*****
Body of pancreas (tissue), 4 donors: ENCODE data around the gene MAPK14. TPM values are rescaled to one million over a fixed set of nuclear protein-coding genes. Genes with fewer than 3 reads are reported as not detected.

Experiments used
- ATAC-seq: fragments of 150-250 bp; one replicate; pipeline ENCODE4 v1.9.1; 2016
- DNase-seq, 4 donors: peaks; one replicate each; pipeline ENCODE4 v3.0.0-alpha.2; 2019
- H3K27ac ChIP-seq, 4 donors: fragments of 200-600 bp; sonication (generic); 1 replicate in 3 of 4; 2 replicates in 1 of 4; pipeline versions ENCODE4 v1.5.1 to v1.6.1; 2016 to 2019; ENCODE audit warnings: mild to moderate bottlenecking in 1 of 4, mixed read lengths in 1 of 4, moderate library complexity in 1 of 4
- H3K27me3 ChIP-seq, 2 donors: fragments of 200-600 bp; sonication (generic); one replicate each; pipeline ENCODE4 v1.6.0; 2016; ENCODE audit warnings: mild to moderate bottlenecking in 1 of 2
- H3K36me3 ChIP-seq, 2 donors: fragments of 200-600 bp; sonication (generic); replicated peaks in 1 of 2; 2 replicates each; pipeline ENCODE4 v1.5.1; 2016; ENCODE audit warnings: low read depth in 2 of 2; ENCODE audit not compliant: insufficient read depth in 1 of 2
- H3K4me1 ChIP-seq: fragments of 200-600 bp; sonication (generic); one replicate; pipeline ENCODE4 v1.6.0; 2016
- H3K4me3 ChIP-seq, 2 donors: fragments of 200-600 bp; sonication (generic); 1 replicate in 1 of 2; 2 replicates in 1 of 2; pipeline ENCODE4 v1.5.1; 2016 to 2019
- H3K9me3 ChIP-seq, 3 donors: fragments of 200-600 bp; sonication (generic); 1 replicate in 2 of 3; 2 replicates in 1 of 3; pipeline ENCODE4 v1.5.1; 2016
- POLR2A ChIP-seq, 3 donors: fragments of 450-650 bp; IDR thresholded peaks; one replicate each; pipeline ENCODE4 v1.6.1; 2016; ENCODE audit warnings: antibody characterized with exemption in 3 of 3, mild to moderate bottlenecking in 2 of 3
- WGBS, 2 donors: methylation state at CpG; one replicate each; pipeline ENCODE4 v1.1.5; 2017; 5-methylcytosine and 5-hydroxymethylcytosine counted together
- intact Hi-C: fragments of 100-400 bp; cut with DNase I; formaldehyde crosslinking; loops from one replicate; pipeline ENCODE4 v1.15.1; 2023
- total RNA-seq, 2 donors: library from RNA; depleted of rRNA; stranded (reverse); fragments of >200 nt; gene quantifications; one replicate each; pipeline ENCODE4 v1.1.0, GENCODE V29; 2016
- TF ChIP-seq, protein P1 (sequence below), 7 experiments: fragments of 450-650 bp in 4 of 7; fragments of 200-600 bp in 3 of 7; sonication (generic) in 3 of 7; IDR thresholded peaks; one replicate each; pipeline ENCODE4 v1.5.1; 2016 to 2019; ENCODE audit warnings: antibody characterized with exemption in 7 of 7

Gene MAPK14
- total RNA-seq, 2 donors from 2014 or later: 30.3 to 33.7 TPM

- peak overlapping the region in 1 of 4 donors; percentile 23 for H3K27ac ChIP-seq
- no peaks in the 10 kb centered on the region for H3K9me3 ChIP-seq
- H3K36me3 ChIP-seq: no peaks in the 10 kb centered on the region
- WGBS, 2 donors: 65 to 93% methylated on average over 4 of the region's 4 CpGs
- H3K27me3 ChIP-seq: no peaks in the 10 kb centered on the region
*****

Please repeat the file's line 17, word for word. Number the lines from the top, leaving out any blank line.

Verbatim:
- total RNA-seq, 2 donors from 2014 or later: 30.3 to 33.7 TPM